This is the second in an ongoing series about jobs in Brooklyn.
By Jeremy B. White
Brooklyn’s biggest industry is growing.
The state budget is shrinking.
Something will have to give.
Brooklyn’s healthcare and social assistance sector, a broad category that includes everything from home health aides to hospital workers to after school programs, employs some 30 percent of the borough. It also relies largely on government funding — from grants to nonprofits to Medicaid and Medicare reimbursements — to stay in business.
So Governor Andrew Cuomo’s aggressive moves to curtail state spending, coupled with imminent federal cuts, pose a serious dilemma. The fate of Brooklyn’s healthcare and social assistance industry is a microcosm for the debate roiling Congress: whether deficit reduction should come at the expense of subsidies that stimulate job growth.
Brooklyn’s healthcare and social assistance sector outpaced the borough’s other industries in 2009, adding 4,700 new jobs. The borough’s steadily rising population has augmented demand for services, particularly from the substantial number of elderly and high-need residents. Meanwhile, the most recent state budget slices almost $2 billion out of Medicaid. The borough’s upwards demographic trend is likely to continue as funding moves in the opposite direction.
Carl Hum, the Brooklyn Chamber of Commerce president, said the borough is in “a pretty unique position” for three main reasons: “A lot of our jobs come from the healthcare and social services industry. There still is a relatively high concentration of poverty in the borough. And the borough is getting increasingly more populous,” Hum said. “Those three factors together kind of cry out for increased support for entitlement programs.”
The vast majority of Brooklyn’s social assistance organizations are nonprofits. Allison Sesso, the deputy executive director of the nonprofit umbrella Human Services Council, said that these nonprofits get the bulk of their funding, between 80-90%, through public contracts.
“I think it means we’re moving towards more burdens on families trying to provide for their own,” Sesso said. “I think nonprofits are trying to do their best but they’ve been struggling for years.”
The Brooklyn Chamber of Commerce released a report in January predicting that Brooklyn’s hiring growth would continue to eclipse the rest of the city, fueled by more gains in healthcare and social assistance jobs. James Parrott, chief economist at the New York-based Fiscal Policy Institute and the report’s author, said that nonprofits typically “go to enormous lengths to try and preserve services.” As government support diminishes, providers will need to find ways to make up the shortfall.
“That’s not to say social assistance agencies are going to start substituting less skilled for more skilled workers,” Parrott said. “It means that the workers who are there are not going to see much in the way of wage increases or benefit increases.”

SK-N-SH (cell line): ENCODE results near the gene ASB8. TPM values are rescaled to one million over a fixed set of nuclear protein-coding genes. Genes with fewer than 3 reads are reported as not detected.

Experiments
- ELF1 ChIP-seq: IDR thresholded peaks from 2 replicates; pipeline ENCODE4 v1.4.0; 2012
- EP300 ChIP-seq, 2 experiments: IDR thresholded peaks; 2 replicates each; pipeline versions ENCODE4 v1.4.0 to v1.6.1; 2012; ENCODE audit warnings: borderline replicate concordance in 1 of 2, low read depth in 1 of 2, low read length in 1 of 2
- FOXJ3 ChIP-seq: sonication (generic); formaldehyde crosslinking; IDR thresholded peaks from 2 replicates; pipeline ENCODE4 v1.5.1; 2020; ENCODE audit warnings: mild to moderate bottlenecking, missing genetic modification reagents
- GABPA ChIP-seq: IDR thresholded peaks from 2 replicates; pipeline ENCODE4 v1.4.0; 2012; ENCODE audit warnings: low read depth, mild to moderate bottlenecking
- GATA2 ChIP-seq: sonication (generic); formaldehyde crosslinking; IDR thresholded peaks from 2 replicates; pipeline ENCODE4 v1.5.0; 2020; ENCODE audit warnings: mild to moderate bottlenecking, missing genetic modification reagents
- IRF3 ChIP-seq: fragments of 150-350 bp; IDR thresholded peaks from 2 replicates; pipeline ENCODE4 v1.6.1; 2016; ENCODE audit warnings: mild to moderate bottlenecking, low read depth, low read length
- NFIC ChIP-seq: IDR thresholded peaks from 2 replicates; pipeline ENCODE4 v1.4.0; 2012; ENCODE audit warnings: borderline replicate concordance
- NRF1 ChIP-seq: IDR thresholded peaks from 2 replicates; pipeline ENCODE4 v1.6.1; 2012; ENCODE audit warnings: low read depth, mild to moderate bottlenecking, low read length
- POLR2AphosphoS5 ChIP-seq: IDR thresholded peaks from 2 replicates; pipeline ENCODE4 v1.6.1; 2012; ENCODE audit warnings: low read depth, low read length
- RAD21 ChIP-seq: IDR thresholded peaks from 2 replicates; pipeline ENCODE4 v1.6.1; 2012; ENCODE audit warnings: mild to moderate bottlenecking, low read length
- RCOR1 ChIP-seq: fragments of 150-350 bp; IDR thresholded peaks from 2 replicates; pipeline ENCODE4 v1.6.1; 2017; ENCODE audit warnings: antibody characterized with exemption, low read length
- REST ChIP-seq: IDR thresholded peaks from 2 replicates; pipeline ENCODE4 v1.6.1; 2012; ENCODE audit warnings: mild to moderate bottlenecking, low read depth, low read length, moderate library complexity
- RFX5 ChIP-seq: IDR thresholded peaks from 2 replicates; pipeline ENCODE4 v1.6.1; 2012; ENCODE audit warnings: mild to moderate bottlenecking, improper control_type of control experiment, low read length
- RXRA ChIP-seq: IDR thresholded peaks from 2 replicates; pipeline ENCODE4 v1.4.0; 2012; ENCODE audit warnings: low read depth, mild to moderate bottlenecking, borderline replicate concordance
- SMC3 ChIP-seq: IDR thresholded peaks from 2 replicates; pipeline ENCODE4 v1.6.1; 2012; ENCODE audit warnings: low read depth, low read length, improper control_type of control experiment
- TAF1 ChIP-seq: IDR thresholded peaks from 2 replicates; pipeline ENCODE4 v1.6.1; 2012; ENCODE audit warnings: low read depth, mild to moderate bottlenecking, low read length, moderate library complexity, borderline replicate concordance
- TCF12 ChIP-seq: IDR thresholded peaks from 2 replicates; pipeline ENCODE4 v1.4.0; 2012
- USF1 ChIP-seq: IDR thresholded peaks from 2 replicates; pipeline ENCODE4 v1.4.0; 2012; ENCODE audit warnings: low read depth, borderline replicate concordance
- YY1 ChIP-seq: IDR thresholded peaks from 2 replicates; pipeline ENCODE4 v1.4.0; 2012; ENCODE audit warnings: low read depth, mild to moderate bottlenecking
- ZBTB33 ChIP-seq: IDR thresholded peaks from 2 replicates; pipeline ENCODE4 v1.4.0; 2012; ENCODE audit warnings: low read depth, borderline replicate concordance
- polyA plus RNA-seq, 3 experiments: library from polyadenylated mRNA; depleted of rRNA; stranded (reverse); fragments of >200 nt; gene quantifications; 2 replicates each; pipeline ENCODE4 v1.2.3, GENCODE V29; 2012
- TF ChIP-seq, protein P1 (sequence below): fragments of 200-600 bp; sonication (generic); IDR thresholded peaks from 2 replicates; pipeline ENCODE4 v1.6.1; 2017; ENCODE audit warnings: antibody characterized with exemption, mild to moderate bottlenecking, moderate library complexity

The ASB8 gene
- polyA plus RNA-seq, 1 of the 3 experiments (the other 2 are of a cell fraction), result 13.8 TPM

The lion’s share of growth comes from a surge in home health care aides, who represent a cheaper alternative to assisted living facilities for Brooklyn’s greying population. New York City has seen a larger increase in its elderly population than the rest of the country, with Brooklyn’s 382,000 elderly residents registering just behind Queens’ 385,000. Since 2000 Brooklyn’s home health care industry has grown at a 12.6 percent rate, compared to 7.8 for the rest of the city.
Home health care jobs do not require a high school degree or English proficiency, which has made them a steady source of employment for Brooklyn’s large immigrant population. The average annual pay for a home health care worker, about $29,000, falls short of the borough’s average private job income of $38,000, but that will change: during this year’s budget negotiations, Governor Andrew Cuomo rewarded the United Healthcare Workers union for supporting his Medicaid reform proposal by including a provision guaranteeing a living wage for home health aides.
The New York Association of Homes and Services for the Aging, a nonprofit advocate for elder care, slammed the requirement as an unfunded mandate that will increase the strain on home health care.
“The degree to which an organization utilizes home health aides dictates how much they’ll be affected by that,” said senior vice president Dan Heim. “But if it puts too much pressure on operating budgets it could have the perverse effect of reducing staffing, which could make them less able to provide services.”
Most of Brooklyn’s health care and social assistance organizations are facing a similar problem as they walk an increasingly narrow budgetary tightrope. Brooklynites will need senior centers and nurses in increasing numbers, but to pay for new workers organizations will need to cut costs. As the government scales back its contribution, employees may suffer.
“It’s a screwed up way to respond to widespread need in the wake of a terrible economic situation,” Parrott said. “It’s not conducive to decent longterm economic growth.”
With Brooklyn recovering from the economic crisis, we at the Ink decided to look at how residents of the borough who lost their jobs are beginning to recover.
Last week, we reported that jobs were starting to appear in the borough in fields like health and education, where more than 15,00 jobs were created since 2008. Fields like construction, finance, and manufacturing, though, may have been irreparably damaged.
In the days to come, we will also be telling the stories of people who have overcome the loss of a job and have reinvented themselves into new careers.
If you have a story you’d like to tell about your own reinvention, write to us at firstname.lastname@example.org.
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